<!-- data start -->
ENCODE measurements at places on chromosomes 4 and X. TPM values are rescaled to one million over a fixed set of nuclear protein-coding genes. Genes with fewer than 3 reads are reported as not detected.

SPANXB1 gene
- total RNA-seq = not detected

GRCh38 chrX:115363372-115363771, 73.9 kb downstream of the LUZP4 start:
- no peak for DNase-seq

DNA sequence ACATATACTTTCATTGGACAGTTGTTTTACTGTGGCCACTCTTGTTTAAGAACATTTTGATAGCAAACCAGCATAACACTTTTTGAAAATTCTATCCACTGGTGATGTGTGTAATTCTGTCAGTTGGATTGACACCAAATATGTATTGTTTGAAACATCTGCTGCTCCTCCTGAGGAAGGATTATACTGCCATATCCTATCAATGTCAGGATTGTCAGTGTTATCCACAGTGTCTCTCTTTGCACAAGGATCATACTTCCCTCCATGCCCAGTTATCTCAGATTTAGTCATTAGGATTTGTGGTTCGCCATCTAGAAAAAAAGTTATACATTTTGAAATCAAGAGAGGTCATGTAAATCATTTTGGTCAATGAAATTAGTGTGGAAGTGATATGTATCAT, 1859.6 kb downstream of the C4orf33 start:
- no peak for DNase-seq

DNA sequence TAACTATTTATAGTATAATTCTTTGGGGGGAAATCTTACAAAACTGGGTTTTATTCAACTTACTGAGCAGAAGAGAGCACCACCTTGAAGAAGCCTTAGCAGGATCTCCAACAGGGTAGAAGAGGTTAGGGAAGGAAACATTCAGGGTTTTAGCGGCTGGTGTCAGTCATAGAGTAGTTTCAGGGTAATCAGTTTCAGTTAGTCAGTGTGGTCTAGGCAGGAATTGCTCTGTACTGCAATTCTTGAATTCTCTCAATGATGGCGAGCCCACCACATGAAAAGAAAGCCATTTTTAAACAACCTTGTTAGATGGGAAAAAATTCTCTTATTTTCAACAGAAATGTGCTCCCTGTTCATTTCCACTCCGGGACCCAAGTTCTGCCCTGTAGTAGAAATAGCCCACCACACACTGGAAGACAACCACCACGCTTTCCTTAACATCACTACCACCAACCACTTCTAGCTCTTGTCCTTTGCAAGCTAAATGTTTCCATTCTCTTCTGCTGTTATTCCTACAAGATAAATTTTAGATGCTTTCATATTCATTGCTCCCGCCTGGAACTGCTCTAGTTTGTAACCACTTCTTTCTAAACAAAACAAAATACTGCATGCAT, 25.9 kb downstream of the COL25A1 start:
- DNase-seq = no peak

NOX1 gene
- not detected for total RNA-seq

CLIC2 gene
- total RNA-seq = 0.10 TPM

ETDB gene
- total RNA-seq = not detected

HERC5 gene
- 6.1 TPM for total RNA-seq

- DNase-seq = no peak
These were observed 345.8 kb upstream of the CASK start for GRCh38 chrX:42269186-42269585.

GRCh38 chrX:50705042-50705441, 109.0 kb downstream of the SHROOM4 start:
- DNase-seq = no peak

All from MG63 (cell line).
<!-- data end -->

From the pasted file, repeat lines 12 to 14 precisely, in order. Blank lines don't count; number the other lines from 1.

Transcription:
CLIC2 gene
- total RNA-seq = 0.10 TPM

ETDB gene